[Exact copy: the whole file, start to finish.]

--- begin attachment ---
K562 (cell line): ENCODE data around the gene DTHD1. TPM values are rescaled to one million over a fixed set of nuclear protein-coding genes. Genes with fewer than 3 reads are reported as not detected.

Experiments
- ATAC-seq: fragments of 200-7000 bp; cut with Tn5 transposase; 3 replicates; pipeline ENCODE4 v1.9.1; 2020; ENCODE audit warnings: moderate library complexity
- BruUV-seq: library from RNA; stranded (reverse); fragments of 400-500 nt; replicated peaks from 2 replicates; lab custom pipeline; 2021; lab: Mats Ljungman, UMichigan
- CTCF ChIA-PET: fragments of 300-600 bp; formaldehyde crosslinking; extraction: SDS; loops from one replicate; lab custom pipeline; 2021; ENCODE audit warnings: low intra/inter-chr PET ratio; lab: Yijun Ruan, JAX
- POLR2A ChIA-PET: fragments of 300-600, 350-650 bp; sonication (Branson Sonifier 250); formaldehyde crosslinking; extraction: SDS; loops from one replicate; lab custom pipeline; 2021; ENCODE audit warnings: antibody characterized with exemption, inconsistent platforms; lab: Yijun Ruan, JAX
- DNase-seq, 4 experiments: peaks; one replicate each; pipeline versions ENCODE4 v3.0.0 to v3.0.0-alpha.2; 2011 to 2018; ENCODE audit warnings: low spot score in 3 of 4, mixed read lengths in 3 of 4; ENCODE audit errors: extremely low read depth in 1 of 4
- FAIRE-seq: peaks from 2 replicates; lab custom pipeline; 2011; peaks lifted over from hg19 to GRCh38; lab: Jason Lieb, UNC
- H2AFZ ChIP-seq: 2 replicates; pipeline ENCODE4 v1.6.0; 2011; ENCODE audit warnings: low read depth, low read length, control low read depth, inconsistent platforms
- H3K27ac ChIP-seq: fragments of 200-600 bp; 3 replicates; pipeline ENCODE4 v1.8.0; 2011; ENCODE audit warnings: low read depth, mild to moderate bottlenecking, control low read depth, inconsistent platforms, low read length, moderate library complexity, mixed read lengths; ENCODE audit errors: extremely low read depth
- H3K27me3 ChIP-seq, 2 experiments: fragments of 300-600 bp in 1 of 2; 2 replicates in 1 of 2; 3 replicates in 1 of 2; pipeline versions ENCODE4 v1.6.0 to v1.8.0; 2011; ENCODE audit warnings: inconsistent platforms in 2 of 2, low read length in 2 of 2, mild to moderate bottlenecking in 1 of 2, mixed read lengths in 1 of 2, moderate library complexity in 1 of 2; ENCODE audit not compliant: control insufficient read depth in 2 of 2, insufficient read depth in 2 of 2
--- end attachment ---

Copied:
K562 (cell line): ENCODE data around the gene DTHD1. TPM values are rescaled to one million over a fixed set of nuclear protein-coding genes. Genes with fewer than 3 reads are reported as not detected.

Experiments
- ATAC-seq: fragments of 200-7000 bp; cut with Tn5 transposase; 3 replicates; pipeline ENCODE4 v1.9.1; 2020; ENCODE audit warnings: moderate library complexity
- BruUV-seq: library from RNA; stranded (reverse); fragments of 400-500 nt; replicated peaks from 2 replicates; lab custom pipeline; 2021; lab: Mats Ljungman, UMichigan
- CTCF ChIA-PET: fragments of 300-600 bp; formaldehyde crosslinking; extraction: SDS; loops from one replicate; lab custom pipeline; 2021; ENCODE audit warnings: low intra/inter-chr PET ratio; lab: Yijun Ruan, JAX
- POLR2A ChIA-PET: fragments of 300-600, 350-650 bp; sonication (Branson Sonifier 250); formaldehyde crosslinking; extraction: SDS; loops from one replicate; lab custom pipeline; 2021; ENCODE audit warnings: antibody characterized with exemption, inconsistent platforms; lab: Yijun Ruan, JAX
- DNase-seq, 4 experiments: peaks; one replicate each; pipeline versions ENCODE4 v3.0.0 to v3.0.0-alpha.2; 2011 to 2018; ENCODE audit warnings: low spot score in 3 of 4, mixed read lengths in 3 of 4; ENCODE audit errors: extremely low read depth in 1 of 4
- FAIRE-seq: peaks from 2 replicates; lab custom pipeline; 2011; peaks lifted over from hg19 to GRCh38; lab: Jason Lieb, UNC
- H2AFZ ChIP-seq: 2 replicates; pipeline ENCODE4 v1.6.0; 2011; ENCODE audit warnings: low read depth, low read length, control low read depth, inconsistent platforms
- H3K27ac ChIP-seq: fragments of 200-600 bp; 3 replicates; pipeline ENCODE4 v1.8.0; 2011; ENCODE audit warnings: low read depth, mild to moderate bottlenecking, control low read depth, inconsistent platforms, low read length, moderate library complexity, mixed read lengths; ENCODE audit errors: extremely low read depth
- H3K27me3 ChIP-seq, 2 experiments: fragments of 300-600 bp in 1 of 2; 2 replicates in 1 of 2; 3 replicates in 1 of 2; pipeline versions ENCODE4 v1.6.0 to v1.8.0; 2011; ENCODE audit warnings: inconsistent platforms in 2 of 2, low read length in 2 of 2, mild to moderate bottlenecking in 1 of 2, mixed read lengths in 1 of 2, moderate library complexity in 1 of 2; ENCODE audit not compliant: control insufficient read depth in 2 of 2, insufficient read depth in 2 of 2